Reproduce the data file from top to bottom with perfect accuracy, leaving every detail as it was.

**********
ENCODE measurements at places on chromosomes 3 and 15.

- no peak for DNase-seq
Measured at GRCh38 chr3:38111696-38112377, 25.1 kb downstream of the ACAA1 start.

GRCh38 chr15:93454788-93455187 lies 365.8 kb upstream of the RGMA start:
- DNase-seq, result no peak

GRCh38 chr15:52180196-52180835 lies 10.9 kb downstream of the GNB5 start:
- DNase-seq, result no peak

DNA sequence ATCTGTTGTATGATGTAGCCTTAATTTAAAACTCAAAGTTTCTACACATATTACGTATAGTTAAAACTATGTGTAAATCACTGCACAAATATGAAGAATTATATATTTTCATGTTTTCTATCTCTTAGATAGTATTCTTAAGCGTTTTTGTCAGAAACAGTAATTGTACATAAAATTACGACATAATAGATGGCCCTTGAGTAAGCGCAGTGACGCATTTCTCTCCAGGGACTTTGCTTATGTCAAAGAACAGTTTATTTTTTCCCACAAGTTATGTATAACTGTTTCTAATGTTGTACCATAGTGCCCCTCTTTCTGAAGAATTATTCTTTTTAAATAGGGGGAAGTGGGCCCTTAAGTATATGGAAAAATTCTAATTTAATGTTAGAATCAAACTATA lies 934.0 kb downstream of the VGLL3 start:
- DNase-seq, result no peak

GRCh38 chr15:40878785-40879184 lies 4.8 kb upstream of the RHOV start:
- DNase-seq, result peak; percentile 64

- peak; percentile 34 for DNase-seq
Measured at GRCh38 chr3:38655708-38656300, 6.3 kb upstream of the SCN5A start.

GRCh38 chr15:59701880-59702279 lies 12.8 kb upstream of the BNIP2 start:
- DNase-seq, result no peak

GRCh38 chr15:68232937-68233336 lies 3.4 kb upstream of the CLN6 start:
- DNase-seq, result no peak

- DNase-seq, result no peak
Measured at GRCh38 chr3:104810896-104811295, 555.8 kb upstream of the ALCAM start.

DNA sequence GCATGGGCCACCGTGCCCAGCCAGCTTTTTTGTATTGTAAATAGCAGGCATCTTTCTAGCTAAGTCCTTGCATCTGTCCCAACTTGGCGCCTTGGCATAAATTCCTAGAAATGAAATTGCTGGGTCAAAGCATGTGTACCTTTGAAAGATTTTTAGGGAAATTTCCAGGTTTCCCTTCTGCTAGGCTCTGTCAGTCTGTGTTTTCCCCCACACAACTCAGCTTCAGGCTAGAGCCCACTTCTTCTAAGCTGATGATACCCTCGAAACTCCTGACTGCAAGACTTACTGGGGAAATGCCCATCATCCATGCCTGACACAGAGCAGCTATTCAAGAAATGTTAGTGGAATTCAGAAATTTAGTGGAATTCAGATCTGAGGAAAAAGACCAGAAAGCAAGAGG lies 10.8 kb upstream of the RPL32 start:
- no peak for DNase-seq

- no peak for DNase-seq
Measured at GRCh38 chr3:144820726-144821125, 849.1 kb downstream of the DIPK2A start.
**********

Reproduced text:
ENCODE measurements at places on chromosomes 3 and 15.

- no peak for DNase-seq
Measured at GRCh38 chr3:38111696-38112377, 25.1 kb downstream of the ACAA1 start.

GRCh38 chr15:93454788-93455187 lies 365.8 kb upstream of the RGMA start:
- DNase-seq, result no peak

GRCh38 chr15:52180196-52180835 lies 10.9 kb downstream of the GNB5 start:
- DNase-seq, result no peak

DNA sequence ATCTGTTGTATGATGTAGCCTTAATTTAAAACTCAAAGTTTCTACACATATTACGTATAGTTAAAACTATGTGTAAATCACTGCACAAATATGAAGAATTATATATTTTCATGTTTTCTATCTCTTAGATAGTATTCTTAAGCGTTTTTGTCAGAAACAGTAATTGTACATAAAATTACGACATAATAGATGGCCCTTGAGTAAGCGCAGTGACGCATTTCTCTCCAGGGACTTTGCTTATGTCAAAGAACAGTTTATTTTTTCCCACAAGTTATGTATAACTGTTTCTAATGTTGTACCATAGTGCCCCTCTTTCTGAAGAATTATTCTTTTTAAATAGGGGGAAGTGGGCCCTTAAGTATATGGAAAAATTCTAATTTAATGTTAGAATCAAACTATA lies 934.0 kb downstream of the VGLL3 start:
- DNase-seq, result no peak

GRCh38 chr15:40878785-40879184 lies 4.8 kb upstream of the RHOV start:
- DNase-seq, result peak; percentile 64

- peak; percentile 34 for DNase-seq
Measured at GRCh38 chr3:38655708-38656300, 6.3 kb upstream of the SCN5A start.

GRCh38 chr15:59701880-59702279 lies 12.8 kb upstream of the BNIP2 start:
- DNase-seq, result no peak

GRCh38 chr15:68232937-68233336 lies 3.4 kb upstream of the CLN6 start:
- DNase-seq, result no peak

- DNase-seq, result no peak
Measured at GRCh38 chr3:104810896-104811295, 555.8 kb upstream of the ALCAM start.

DNA sequence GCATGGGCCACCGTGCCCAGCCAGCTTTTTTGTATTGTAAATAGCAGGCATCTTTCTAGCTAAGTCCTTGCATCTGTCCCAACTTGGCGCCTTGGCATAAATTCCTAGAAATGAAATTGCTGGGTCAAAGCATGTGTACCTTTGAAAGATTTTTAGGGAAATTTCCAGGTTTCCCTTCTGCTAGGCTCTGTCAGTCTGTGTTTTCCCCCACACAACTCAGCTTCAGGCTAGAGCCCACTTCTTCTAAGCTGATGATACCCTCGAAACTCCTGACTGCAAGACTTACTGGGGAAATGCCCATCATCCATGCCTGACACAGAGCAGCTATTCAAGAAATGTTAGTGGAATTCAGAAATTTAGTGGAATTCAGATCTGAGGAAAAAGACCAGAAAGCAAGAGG lies 10.8 kb upstream of the RPL32 start:
- no peak for DNase-seq

- no peak for DNase-seq
Measured at GRCh38 chr3:144820726-144821125, 849.1 kb downstream of the DIPK2A start.